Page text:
Flatwound Supporting Member

    Sep 9, 2000
    San Diego

    Anyway, I like new strings. If they're roundwounds. I like old flatwounds fine, because they're not supposed to sound the same in the first place. Hope that makes sense.
  12. groove100


    Jan 22, 2005
    i kinda hate new strings too...

    thats all
  13. BoomBoy


    Apr 1, 2005
    First of all: Thanks 5stringDNA, appreciate the definition!

    2: Yes, this is definitely not a "oh, you just got to try what sound you wanna get, each to his own" thread. That's the right attitude abngourmet! I wanna hear what you think and why.

    3: This is not a flatwound vs. roundwound thread, but flatwounds sound more like old roundwounds? A brief definition or links to useful threads would be appreciated.

    4: Call me weird, but I don't even like brand new zinging strings for slapping (at least on some of the basses I've tried). Brand new strings on a Trace Elliot (while still sounding professional) just sounds too mechanical. And this is not a TE thread either, so don't start..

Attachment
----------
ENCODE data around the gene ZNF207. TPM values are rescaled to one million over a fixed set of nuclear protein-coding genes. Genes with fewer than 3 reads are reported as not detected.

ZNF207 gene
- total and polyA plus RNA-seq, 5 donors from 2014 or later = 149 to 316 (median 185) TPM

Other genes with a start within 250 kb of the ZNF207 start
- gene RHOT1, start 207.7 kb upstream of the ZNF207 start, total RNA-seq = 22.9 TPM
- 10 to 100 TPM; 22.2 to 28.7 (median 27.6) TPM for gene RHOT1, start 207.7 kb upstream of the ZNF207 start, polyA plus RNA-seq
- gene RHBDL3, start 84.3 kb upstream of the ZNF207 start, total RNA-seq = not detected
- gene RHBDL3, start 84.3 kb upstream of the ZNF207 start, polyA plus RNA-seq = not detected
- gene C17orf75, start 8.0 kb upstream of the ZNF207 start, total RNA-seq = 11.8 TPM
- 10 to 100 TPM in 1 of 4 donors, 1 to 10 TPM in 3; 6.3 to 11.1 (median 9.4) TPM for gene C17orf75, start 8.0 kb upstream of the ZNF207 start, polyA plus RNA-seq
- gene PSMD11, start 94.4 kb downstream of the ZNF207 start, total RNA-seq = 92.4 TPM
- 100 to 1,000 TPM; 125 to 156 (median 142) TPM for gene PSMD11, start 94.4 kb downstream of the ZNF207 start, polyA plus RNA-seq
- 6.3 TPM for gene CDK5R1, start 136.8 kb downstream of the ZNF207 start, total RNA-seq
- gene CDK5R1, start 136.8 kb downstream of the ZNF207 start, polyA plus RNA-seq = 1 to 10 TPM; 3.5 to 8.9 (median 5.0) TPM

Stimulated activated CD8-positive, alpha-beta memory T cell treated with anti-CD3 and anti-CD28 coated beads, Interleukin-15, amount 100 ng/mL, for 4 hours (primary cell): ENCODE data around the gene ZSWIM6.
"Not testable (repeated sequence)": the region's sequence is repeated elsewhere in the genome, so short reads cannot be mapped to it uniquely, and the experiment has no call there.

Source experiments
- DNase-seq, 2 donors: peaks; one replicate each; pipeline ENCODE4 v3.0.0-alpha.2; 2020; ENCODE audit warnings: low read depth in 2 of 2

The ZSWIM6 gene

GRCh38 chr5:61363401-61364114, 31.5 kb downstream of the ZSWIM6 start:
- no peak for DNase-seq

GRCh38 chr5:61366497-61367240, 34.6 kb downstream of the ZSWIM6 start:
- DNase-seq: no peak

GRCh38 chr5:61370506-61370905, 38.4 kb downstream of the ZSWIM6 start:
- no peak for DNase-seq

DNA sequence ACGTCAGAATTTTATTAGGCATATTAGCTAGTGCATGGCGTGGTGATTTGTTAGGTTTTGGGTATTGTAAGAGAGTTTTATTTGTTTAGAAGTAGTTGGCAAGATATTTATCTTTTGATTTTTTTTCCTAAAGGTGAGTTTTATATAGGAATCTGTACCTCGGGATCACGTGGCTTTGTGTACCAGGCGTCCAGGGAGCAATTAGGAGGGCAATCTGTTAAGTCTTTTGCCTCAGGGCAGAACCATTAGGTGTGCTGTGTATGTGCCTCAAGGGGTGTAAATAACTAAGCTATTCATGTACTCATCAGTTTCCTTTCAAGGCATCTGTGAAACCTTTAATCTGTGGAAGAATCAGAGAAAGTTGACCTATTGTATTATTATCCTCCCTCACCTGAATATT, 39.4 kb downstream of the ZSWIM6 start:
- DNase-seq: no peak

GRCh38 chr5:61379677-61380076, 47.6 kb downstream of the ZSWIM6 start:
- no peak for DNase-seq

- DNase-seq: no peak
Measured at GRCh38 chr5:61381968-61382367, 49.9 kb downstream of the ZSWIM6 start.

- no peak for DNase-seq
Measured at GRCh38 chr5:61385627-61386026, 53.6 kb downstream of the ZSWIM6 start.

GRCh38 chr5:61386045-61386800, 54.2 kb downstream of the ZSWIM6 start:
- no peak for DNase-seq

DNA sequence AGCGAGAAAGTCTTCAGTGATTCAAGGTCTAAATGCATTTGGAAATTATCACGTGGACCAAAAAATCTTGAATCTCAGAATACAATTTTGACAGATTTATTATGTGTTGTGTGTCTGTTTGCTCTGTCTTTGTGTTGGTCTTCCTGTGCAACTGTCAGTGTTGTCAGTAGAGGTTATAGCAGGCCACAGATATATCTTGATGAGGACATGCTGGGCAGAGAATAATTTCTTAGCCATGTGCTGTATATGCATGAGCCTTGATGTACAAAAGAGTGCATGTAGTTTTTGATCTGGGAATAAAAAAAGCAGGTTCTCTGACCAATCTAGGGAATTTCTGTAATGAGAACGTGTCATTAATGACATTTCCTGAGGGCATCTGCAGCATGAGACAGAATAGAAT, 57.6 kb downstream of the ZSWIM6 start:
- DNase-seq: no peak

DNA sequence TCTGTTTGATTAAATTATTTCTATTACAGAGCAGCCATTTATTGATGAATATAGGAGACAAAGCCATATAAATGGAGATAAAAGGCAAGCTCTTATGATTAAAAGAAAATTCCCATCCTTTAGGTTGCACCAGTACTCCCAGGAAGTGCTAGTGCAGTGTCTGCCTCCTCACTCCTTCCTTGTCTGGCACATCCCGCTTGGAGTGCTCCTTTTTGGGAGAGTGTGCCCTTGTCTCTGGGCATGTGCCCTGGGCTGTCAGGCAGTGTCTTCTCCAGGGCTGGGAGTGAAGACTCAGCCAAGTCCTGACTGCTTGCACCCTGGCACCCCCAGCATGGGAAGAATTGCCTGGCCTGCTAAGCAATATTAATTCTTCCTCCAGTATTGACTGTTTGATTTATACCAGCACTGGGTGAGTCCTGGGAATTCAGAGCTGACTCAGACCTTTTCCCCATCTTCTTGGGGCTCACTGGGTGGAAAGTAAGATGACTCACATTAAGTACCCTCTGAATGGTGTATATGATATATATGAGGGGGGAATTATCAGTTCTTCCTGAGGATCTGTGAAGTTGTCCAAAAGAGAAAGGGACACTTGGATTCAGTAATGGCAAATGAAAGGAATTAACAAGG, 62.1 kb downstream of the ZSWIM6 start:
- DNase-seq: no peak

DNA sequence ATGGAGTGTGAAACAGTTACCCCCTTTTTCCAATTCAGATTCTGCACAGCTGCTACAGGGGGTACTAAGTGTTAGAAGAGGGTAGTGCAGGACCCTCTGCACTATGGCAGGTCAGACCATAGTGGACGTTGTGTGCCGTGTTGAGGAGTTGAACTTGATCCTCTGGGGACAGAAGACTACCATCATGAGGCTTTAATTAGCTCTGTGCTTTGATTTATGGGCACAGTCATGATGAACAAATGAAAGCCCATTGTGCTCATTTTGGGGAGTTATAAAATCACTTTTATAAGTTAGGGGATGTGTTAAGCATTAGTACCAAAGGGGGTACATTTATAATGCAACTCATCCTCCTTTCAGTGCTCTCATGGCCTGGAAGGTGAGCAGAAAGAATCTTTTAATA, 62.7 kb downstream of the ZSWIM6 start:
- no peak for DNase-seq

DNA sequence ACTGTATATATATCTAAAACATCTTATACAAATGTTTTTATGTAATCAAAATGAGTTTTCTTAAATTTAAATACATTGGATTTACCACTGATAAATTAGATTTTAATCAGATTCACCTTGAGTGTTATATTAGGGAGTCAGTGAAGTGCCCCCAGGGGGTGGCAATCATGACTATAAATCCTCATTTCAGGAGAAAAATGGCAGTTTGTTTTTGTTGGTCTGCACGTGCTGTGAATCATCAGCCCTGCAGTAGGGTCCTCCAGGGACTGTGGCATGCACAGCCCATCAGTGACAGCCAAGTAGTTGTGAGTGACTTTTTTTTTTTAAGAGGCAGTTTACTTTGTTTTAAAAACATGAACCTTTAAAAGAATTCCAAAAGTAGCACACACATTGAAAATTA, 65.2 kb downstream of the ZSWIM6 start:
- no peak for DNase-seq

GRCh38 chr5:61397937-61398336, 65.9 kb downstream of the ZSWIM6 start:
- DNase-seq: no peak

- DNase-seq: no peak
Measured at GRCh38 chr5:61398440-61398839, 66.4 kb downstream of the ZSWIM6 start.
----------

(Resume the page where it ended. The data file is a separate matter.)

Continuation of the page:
5. Really enjoy hearing about who uses old/new strings to get a certain type of sound. Keep'em coming!

    Finally: I'll try to get some pics for Flatwound (the TBer, not the string) and the rest of you as a reward for keeping posting. And if there are any lady TBers following this thread I can post a pic of my boxers aswell :eek: .
  14. BassikLee

    BassikLee Commercial User

    Feb 13, 2004
    Deltona, FL
    Owner: Brevard Sound Systems
    AFAIK, the "funk machine" as it was called, was a P
  15. Jazzin'

    Jazzin' ...Bluesin' and Funkin'

    I'm planning on getting DR LoRiders after my Fender strings die soon. Are those 5-8 months with intense bass playing? Or just occaisional practicing?


    I don't like the sound of brand new strings, but after a week, they sound perfect for me. Then from there on, they slowly die. I've had my fender strings on for about 2 months, but these two months have been really intense, usualy they die out more slowly.
  16. FenderHotRod


    Sep 1, 2004
    message deleted because BassikLee said it before mine got posted. And I can't delete it so that why this has been written. :)
  17. Magelus